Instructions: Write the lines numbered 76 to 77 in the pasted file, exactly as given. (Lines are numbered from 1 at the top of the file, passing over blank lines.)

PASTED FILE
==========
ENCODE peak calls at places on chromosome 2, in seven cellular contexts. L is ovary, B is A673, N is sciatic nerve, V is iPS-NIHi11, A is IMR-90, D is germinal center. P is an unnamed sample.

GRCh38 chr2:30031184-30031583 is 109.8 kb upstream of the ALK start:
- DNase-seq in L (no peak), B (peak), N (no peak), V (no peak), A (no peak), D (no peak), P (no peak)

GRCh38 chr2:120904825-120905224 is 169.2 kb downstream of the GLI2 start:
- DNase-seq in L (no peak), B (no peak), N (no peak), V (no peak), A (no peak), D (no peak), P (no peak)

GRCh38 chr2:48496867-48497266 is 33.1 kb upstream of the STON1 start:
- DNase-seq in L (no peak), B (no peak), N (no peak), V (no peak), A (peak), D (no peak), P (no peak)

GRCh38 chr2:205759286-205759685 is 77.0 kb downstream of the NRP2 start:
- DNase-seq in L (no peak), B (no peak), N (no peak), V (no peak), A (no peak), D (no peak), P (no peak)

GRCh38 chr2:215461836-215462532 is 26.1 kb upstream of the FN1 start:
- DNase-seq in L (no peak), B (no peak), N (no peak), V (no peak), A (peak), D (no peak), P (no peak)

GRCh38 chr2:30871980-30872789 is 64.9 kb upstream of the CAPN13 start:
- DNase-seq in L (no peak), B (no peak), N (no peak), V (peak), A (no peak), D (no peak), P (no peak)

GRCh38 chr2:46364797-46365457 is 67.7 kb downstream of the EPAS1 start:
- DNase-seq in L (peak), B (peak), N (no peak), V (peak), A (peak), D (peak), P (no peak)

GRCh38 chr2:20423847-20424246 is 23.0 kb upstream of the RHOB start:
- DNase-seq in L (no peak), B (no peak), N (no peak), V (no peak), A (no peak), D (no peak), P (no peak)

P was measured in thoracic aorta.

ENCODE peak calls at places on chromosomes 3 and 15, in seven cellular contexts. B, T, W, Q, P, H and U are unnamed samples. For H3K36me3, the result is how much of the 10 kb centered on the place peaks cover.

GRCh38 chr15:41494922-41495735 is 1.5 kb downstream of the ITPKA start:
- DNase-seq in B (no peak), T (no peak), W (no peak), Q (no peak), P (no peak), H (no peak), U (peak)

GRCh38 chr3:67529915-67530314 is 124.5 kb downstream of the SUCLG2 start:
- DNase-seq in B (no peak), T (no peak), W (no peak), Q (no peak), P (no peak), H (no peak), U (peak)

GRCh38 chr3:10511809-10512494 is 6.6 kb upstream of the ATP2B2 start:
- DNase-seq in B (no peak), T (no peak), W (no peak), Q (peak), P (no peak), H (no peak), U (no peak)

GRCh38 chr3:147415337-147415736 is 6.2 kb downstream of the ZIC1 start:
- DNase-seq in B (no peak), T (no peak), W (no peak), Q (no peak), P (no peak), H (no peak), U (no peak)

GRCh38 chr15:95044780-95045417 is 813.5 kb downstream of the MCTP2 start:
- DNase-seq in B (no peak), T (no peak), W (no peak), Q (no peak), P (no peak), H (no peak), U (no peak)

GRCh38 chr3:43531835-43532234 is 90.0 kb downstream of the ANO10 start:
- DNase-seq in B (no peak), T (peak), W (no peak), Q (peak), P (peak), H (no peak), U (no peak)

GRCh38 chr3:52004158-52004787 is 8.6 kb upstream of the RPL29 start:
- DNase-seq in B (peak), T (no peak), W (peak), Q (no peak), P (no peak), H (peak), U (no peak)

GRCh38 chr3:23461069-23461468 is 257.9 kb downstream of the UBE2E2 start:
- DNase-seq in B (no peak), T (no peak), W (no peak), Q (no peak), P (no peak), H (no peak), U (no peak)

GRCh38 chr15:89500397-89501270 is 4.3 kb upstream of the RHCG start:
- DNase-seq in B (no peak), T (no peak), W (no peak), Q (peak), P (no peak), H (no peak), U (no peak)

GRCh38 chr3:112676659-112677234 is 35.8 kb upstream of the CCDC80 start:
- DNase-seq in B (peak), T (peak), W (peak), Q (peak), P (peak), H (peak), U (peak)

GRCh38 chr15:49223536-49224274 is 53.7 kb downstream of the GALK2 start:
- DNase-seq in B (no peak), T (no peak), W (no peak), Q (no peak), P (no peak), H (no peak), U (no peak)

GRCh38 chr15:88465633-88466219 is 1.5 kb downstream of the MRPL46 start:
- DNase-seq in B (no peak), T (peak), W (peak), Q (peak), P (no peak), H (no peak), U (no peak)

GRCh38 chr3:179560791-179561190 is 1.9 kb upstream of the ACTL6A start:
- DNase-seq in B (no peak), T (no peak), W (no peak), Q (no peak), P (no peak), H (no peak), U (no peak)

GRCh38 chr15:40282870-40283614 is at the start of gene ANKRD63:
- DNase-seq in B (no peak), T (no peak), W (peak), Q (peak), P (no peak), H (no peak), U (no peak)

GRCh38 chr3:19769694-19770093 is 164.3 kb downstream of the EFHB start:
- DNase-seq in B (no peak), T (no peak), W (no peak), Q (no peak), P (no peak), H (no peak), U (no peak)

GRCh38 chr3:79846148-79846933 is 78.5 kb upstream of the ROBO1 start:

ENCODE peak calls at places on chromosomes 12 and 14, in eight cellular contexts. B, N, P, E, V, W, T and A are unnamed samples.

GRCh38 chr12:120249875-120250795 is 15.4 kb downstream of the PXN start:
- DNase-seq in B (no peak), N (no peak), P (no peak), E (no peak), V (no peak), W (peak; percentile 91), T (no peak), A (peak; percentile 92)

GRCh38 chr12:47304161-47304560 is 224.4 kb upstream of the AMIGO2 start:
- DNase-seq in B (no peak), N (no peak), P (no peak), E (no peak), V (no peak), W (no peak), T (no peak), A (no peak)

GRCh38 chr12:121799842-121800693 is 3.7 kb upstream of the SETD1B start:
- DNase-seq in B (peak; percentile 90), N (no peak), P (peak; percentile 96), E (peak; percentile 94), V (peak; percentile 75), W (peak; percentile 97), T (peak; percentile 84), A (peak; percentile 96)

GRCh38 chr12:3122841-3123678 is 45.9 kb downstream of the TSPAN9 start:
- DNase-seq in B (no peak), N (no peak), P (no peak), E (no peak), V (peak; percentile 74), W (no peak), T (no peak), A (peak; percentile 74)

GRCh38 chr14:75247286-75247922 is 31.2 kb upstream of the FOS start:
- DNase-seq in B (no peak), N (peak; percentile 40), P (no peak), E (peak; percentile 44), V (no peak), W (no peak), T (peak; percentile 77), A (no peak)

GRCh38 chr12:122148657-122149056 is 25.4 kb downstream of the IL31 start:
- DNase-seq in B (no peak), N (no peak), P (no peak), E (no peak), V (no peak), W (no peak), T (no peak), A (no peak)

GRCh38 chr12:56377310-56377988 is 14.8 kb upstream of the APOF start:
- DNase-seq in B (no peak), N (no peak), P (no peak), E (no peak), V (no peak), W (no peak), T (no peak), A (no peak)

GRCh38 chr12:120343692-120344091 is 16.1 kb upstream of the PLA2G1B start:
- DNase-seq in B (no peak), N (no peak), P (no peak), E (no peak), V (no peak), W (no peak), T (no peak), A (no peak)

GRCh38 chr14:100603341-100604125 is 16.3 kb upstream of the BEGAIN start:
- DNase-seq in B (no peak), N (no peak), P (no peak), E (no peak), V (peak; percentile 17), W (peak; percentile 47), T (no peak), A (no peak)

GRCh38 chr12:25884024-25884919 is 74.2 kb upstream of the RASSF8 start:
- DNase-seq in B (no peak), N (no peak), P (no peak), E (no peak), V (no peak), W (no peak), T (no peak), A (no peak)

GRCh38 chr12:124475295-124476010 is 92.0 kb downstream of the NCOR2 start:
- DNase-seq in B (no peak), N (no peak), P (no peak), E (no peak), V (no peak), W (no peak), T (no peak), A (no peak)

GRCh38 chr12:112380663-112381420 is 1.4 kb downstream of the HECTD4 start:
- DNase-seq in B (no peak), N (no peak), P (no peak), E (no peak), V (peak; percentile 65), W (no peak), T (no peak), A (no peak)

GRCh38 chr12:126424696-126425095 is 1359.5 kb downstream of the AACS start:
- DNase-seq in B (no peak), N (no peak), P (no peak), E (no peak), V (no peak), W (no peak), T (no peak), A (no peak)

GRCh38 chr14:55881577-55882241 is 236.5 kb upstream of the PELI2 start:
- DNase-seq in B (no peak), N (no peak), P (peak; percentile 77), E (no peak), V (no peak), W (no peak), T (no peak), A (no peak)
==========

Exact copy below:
GRCh38 chr12:126424696-126425095 is 1359.5 kb downstream of the AACS start:
- DNase-seq in B (no peak), N (no peak), P (no peak), E (no peak), V (no peak), W (no peak), T (no peak), A (no peak)